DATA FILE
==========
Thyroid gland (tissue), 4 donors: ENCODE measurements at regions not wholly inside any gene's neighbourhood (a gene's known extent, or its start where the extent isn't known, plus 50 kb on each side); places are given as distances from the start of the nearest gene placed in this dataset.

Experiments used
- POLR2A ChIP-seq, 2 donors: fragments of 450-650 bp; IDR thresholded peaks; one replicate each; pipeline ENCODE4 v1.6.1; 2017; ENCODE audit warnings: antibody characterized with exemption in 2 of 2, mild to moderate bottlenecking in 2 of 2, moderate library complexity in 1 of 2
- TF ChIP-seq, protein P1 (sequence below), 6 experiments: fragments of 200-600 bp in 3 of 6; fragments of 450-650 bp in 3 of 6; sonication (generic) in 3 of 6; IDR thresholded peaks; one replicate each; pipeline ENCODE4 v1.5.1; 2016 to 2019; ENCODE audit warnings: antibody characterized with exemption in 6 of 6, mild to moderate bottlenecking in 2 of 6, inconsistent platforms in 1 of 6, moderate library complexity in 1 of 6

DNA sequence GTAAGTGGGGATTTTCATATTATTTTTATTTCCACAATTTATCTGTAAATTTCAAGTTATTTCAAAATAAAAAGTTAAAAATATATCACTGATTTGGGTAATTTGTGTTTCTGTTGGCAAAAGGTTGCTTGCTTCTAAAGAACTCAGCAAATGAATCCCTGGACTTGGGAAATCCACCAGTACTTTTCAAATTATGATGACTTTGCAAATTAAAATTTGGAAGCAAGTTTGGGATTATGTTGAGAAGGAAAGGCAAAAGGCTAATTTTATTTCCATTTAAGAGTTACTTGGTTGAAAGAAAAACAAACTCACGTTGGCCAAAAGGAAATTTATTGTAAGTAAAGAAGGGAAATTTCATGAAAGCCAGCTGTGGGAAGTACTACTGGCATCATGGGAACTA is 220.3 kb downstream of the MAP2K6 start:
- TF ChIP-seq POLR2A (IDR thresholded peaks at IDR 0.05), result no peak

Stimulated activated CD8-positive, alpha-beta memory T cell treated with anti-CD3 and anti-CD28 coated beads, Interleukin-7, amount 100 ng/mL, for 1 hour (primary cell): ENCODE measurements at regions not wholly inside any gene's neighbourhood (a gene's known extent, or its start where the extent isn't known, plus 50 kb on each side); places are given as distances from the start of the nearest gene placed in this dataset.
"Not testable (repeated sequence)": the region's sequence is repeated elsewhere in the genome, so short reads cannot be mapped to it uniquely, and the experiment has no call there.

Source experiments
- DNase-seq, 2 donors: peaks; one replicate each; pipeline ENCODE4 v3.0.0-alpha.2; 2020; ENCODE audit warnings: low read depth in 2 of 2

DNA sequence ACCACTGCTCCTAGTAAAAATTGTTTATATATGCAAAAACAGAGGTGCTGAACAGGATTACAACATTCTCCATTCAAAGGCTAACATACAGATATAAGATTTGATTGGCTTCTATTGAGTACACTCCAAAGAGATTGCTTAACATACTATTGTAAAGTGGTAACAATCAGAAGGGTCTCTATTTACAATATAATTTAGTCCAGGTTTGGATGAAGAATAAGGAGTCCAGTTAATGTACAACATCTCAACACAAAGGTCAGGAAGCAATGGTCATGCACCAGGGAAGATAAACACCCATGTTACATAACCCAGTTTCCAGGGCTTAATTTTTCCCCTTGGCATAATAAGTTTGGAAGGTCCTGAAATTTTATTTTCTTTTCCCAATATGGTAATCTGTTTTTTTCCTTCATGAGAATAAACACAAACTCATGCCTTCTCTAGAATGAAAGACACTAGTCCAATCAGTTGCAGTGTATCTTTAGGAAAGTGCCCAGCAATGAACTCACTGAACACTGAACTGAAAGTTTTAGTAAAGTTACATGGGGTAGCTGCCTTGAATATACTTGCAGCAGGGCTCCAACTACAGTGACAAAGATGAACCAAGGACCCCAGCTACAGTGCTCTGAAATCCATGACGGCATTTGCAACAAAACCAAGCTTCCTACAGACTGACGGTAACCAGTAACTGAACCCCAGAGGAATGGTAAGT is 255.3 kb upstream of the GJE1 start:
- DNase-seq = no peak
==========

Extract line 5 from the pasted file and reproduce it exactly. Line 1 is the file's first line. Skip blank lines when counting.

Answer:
DNA sequence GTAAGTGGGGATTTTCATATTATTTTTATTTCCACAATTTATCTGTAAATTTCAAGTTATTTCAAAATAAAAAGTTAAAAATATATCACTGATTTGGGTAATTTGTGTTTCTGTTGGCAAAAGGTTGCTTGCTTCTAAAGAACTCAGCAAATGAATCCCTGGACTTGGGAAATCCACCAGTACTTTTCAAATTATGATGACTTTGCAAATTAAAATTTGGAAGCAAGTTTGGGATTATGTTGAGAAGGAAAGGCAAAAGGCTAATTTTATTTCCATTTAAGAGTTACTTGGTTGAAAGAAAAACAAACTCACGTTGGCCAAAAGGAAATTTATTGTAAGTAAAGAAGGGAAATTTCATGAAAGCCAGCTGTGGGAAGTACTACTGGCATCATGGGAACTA is 220.3 kb downstream of the MAP2K6 start: